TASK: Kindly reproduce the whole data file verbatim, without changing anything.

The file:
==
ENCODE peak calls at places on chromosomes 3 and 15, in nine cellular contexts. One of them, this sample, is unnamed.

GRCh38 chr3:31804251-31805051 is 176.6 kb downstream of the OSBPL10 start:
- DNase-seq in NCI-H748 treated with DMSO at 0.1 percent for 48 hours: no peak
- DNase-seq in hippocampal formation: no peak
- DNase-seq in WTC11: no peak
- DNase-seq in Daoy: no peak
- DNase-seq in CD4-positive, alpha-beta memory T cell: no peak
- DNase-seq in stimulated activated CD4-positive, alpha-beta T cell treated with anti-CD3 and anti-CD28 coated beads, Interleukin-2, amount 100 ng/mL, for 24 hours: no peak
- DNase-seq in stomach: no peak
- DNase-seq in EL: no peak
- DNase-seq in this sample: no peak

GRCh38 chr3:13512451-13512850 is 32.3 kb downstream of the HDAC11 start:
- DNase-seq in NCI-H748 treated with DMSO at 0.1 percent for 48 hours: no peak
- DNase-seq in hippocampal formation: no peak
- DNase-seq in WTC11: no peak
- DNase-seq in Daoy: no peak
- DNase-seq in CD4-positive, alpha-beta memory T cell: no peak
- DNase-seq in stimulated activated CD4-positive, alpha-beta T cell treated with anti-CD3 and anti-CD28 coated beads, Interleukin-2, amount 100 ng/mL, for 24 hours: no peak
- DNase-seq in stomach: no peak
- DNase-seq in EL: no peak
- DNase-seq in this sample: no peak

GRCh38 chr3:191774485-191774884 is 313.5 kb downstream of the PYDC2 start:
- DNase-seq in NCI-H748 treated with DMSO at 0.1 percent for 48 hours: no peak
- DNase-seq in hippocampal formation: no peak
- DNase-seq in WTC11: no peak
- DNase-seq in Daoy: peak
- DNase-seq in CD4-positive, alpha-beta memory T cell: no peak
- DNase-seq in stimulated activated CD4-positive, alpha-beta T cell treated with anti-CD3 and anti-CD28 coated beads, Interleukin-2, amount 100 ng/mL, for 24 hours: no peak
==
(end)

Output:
ENCODE peak calls at places on chromosomes 3 and 15, in nine cellular contexts. One of them, this sample, is unnamed.

GRCh38 chr3:31804251-31805051 is 176.6 kb downstream of the OSBPL10 start:
- DNase-seq in NCI-H748 treated with DMSO at 0.1 percent for 48 hours: no peak
- DNase-seq in hippocampal formation: no peak
- DNase-seq in WTC11: no peak
- DNase-seq in Daoy: no peak
- DNase-seq in CD4-positive, alpha-beta memory T cell: no peak
- DNase-seq in stimulated activated CD4-positive, alpha-beta T cell treated with anti-CD3 and anti-CD28 coated beads, Interleukin-2, amount 100 ng/mL, for 24 hours: no peak
- DNase-seq in stomach: no peak
- DNase-seq in EL: no peak
- DNase-seq in this sample: no peak

GRCh38 chr3:13512451-13512850 is 32.3 kb downstream of the HDAC11 start:
- DNase-seq in NCI-H748 treated with DMSO at 0.1 percent for 48 hours: no peak
- DNase-seq in hippocampal formation: no peak
- DNase-seq in WTC11: no peak
- DNase-seq in Daoy: no peak
- DNase-seq in CD4-positive, alpha-beta memory T cell: no peak
- DNase-seq in stimulated activated CD4-positive, alpha-beta T cell treated with anti-CD3 and anti-CD28 coated beads, Interleukin-2, amount 100 ng/mL, for 24 hours: no peak
- DNase-seq in stomach: no peak
- DNase-seq in EL: no peak
- DNase-seq in this sample: no peak

GRCh38 chr3:191774485-191774884 is 313.5 kb downstream of the PYDC2 start:
- DNase-seq in NCI-H748 treated with DMSO at 0.1 percent for 48 hours: no peak
- DNase-seq in hippocampal formation: no peak
- DNase-seq in WTC11: no peak
- DNase-seq in Daoy: peak
- DNase-seq in CD4-positive, alpha-beta memory T cell: no peak
- DNase-seq in stimulated activated CD4-positive, alpha-beta T cell treated with anti-CD3 and anti-CD28 coated beads, Interleukin-2, amount 100 ng/mL, for 24 hours: no peak